Powering up: Covid-19 and renewables

We assess the main drivers of an increase in renewables within the energy mix during the spring lockdowns.

  • UK power demand was down 20-30%, versus the five-year average, during lockdown, but the total share made up of renewable energy increased sharply.
  • The UK achieved a record low-carbon intensity for power generation of 21 grams of CO2 per kWh during lockdown as a result.
  • The lockdown episode did provide a glimpse into the future of our energy system, and proved that a grid increasingly reliant on renewables works.
  • The insight into the future provided by lockdown gives us more confidence in forecasting renewables growth further into the future.

The Covid-19 crisis continues to accelerate certain trends that were already in place before the pandemic took hold earlier this year. The so called ‘working from home winners’ incorporate the obvious area of technology, but also derivative areas such as home improvement, telemedicine and food delivery.

Here, we focus on another area being highlighted as a winner from the current backdrop – renewable energy. At the surface, this makes sense; politicians are demanding ‘green recoveries’ and initiating this with fiscal policies such as the European Union’s Green Deal to support the sector, which offers ‘shovel-ready’ jobs at scale.

However, given that an offshore wind farm takes around five years to plan, construct, and become operational, are we actually using more renewable energy today, and has the renewables market grown as a result of the pandemic? To fully answer these questions, we need to introduce two important concepts:

  • Installed capacity: this is the amount of energy that renewables currently installed can produce today. Capacity is measured in watts: usually gigawatts (one GW = one million watts) or megawatts (one MW = 1,000 watts).
  • Generated power: this is measured in megawatt hours (MWh) or gigawatt hours (GWh), and is the amount of power in watts generated in one-hour periods. For example, a wind farm with an installed capacity of 100 MW would generate 2,400 MWh in a day (24 times 100MW) if the wind blew continuously.

Falling demand in lockdown

Understanding these two concepts is important because Covid-19 did not materially change the global installed capacity of renewables (because they take a relatively long time to build, and the pandemic arrived relatively quickly). Furthermore, Covid-19 did not cause renewables to generate more power; after all, the wind and sun (sadly) did not achieve some sort of virus immunity and gain strength (as an aside, the UK was windier and sunnier than average during its lockdown period, which did drive above-average renewables generation). However, as businesses closed and industries ran below capacity, power demand fell significantly.

UK power demand during selected March-May 2020 lockdown period

Source: ENTSO-E, May 2020

The chart above shows how UK power demand was down 20-30%, versus the five-year average, at the peak of the lockdown in early to mid-April. As power demand fell, the proportion of renewables comprising total supply rose from around 30% to 40% on average. This was because renewables have next to zero marginal cost given they have no fuel costs, and therefore it is logical to use as many renewables as possible. This was one of the main drivers of the lower power price seen during lockdown.

Record low carbon intensity

This also led to the UK achieving a record low carbon intensity for power generation of 21 grams of CO2 per kilowatt hour (kWh). The red triangles in the chart below show how lower demand for electricity during lockdown correlated with lower carbon intensity (the record low carbon intensity was recorded at a weekend, hence its exclusion from the chart).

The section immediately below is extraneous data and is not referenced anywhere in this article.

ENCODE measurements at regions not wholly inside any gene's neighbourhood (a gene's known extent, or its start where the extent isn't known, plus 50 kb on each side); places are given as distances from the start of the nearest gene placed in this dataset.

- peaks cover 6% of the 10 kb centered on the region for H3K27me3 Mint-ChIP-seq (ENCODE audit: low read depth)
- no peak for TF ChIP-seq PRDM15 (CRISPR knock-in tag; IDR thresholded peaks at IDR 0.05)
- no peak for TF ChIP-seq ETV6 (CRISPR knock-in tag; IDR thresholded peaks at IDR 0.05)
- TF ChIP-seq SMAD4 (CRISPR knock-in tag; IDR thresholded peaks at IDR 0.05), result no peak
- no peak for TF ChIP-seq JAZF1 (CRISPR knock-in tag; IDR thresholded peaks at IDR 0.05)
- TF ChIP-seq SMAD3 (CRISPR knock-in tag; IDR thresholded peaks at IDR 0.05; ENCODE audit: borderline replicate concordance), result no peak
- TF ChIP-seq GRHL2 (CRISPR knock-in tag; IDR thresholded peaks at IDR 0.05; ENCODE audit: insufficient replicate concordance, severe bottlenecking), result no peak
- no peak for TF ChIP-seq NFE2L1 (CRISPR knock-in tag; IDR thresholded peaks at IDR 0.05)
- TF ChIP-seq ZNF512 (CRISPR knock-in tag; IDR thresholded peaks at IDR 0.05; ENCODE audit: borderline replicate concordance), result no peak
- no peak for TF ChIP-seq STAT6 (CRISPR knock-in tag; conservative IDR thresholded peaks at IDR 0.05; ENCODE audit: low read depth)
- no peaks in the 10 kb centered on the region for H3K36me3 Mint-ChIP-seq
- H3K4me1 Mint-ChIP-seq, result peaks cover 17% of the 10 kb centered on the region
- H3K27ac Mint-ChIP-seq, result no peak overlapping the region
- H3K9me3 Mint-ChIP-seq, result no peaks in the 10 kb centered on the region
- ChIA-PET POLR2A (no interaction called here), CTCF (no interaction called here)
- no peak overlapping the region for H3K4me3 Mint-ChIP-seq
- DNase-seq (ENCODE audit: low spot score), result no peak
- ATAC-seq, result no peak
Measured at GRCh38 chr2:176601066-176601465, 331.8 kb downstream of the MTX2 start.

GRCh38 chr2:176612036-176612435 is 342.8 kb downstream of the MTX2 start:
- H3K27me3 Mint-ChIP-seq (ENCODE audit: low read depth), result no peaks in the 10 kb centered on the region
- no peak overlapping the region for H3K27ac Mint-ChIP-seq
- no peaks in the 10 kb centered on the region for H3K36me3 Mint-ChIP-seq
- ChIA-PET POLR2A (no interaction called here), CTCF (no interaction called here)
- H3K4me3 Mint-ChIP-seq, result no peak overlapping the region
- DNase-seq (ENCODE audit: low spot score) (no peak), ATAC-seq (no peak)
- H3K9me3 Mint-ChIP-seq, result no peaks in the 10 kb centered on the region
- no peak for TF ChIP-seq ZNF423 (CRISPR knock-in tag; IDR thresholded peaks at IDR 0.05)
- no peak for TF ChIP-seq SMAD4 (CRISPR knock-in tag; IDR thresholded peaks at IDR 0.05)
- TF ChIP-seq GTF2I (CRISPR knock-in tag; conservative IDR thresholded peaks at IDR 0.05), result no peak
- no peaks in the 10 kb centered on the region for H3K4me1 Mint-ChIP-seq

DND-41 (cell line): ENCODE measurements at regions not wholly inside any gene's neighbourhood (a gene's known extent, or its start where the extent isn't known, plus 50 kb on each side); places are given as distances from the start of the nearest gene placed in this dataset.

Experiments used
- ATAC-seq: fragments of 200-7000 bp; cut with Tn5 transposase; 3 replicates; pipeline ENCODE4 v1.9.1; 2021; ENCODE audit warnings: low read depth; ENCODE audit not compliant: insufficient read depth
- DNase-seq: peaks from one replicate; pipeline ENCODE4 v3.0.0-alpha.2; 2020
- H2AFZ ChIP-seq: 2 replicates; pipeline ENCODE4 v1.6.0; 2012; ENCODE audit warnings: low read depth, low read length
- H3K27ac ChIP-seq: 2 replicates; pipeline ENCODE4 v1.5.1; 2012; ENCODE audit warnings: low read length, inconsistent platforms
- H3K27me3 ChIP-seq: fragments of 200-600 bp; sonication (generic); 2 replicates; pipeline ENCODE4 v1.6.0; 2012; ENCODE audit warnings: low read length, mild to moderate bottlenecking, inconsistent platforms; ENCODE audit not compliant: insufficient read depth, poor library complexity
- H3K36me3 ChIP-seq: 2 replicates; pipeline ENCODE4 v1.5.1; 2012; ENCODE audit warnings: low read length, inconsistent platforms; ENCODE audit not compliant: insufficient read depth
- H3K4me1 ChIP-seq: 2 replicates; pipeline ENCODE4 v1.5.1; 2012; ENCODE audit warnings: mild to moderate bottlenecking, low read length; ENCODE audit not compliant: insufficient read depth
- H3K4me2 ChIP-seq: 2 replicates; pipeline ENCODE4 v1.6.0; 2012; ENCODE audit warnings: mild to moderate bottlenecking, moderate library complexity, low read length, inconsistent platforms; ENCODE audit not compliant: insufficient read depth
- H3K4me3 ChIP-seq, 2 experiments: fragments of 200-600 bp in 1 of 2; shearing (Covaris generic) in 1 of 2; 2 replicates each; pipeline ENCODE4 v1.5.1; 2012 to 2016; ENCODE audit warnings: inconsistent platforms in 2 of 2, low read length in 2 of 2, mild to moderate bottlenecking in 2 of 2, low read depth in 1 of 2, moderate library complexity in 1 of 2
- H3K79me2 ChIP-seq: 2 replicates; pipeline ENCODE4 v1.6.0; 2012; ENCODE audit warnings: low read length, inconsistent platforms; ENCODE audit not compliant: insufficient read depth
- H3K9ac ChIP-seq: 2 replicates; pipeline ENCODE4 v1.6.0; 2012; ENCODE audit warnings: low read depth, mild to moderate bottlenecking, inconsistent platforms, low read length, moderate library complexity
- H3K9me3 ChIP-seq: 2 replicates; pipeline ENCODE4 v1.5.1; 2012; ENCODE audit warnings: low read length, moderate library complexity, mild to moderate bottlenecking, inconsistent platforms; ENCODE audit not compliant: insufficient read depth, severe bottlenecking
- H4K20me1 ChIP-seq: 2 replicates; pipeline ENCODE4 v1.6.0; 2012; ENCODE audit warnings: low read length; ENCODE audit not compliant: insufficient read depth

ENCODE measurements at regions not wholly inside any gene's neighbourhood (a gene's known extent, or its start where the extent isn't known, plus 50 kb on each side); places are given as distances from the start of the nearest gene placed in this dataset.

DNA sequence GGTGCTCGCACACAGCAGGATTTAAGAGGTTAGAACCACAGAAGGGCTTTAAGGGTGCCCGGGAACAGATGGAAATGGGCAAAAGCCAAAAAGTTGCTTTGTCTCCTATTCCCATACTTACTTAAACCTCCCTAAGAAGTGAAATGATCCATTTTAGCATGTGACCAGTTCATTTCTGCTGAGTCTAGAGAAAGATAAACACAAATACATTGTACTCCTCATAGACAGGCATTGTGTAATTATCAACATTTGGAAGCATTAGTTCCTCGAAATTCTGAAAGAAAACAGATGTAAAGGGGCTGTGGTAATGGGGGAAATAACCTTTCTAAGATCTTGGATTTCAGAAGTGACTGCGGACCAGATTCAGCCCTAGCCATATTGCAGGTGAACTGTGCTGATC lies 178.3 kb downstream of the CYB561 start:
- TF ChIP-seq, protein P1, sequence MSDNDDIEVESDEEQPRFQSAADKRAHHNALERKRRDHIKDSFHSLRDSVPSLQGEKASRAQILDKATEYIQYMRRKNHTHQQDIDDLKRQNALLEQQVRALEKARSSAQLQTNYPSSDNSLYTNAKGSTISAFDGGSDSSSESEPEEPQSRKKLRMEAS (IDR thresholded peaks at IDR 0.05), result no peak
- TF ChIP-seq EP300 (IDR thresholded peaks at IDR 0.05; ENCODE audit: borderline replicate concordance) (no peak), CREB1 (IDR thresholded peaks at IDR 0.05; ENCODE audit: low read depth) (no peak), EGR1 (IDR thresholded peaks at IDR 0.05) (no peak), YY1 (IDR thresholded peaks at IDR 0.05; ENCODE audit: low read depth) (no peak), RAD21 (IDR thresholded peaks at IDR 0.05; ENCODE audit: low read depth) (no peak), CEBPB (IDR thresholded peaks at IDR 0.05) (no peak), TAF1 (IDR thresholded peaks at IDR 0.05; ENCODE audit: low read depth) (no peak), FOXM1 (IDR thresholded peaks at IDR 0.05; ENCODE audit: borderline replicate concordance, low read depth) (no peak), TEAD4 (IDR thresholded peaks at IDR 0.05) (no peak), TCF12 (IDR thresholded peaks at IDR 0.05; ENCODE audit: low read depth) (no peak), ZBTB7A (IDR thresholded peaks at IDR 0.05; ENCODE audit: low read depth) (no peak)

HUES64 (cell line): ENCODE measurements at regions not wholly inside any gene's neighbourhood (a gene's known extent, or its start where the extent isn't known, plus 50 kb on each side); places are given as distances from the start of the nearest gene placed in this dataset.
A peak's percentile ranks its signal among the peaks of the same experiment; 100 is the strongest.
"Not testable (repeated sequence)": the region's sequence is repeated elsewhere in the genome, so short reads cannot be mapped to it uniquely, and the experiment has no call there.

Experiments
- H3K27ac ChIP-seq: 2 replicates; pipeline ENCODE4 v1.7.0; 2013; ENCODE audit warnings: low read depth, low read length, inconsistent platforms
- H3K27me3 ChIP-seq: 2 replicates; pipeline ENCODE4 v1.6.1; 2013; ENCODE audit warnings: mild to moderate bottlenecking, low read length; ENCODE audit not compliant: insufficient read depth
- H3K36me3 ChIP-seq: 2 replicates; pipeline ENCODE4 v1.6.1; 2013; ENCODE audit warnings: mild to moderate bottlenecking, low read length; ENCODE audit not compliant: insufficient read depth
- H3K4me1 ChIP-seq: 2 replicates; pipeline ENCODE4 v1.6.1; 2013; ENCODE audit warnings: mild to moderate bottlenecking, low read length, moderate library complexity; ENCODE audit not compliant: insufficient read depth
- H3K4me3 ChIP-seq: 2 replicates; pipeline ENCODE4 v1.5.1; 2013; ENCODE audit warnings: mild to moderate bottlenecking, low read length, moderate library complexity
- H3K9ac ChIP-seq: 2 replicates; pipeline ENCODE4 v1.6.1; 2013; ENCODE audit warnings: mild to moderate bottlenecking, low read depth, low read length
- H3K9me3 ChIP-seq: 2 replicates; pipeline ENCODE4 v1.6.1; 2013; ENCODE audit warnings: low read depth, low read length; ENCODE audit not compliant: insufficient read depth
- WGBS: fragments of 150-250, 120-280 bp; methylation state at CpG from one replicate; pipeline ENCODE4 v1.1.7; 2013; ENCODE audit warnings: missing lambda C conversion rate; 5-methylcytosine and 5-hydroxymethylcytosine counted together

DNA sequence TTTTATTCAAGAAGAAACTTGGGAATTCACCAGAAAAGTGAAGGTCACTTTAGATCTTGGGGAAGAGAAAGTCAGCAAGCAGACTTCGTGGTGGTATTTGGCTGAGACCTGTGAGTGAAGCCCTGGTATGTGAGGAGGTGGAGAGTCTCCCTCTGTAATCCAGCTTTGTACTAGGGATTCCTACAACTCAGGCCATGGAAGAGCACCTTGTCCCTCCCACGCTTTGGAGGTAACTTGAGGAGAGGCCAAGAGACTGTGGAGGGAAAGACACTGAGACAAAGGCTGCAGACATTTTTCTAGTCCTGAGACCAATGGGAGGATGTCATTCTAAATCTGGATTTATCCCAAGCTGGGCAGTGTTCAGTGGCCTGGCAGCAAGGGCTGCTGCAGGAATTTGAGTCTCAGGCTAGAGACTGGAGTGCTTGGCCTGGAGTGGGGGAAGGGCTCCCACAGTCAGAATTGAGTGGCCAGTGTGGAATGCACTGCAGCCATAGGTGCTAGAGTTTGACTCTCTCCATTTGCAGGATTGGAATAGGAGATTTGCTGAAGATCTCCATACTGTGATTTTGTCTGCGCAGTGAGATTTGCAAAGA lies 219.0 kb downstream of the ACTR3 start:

Author: T Yunusov; data: National Grid ESO, June 2020

As this trend played out, it was widely reported that Covid-19 was driving renewables growth, when in fact little had fundamentally changed regarding the sources of power generation. However, this episode did provide a glimpse into the future of our energy system, and proved that a grid increasingly reliant on renewables works. This successful ‘dummy run’ in the middle of lockdown may turn out to be a more important driver of true future growth in renewables capacity. Perhaps it is therefore no coincidence that the UK recently increased the already ambitious installed offshore wind-capacity target from 30GW by 2030 to 40GW.

Regulating energy frequency

While renewables were generally a success story through lockdown, there were some drawbacks. Renewables are inherently variable – the sun does not always shine, and the wind does not always blow – and the grid must make contingency plans in the event that renewables generate more or less power than expected. Through lockdown, National Grid, the UK’s electricity system operator, had to pay more flexible generators (i.e. not nuclear power stations, which can take hours to switch off) to shut down (there was a surplus of power) and levy ‘balancing charges’ to regulate frequency, given the mismatch in supply and demand. These costs are ultimately borne by us as consumers, but are small relative to the superior unit economics of renewables.

In terms of investment implications, this insight into the future provided by lockdown gives us more confidence in forecasting renewables growth further into the future. Assuming developers maintain their capital discipline, these companies should continue to generate returns in excess of the cost of capital and generate value for shareholders. In turn, this makes it easier to find upside when modelling renewables investments. It also highlights the structural importance of energy infrastructure, like electricity networks, which will be the backbone of the UK’s energy transition, as long as we continue to invest to maintain and modernise them.

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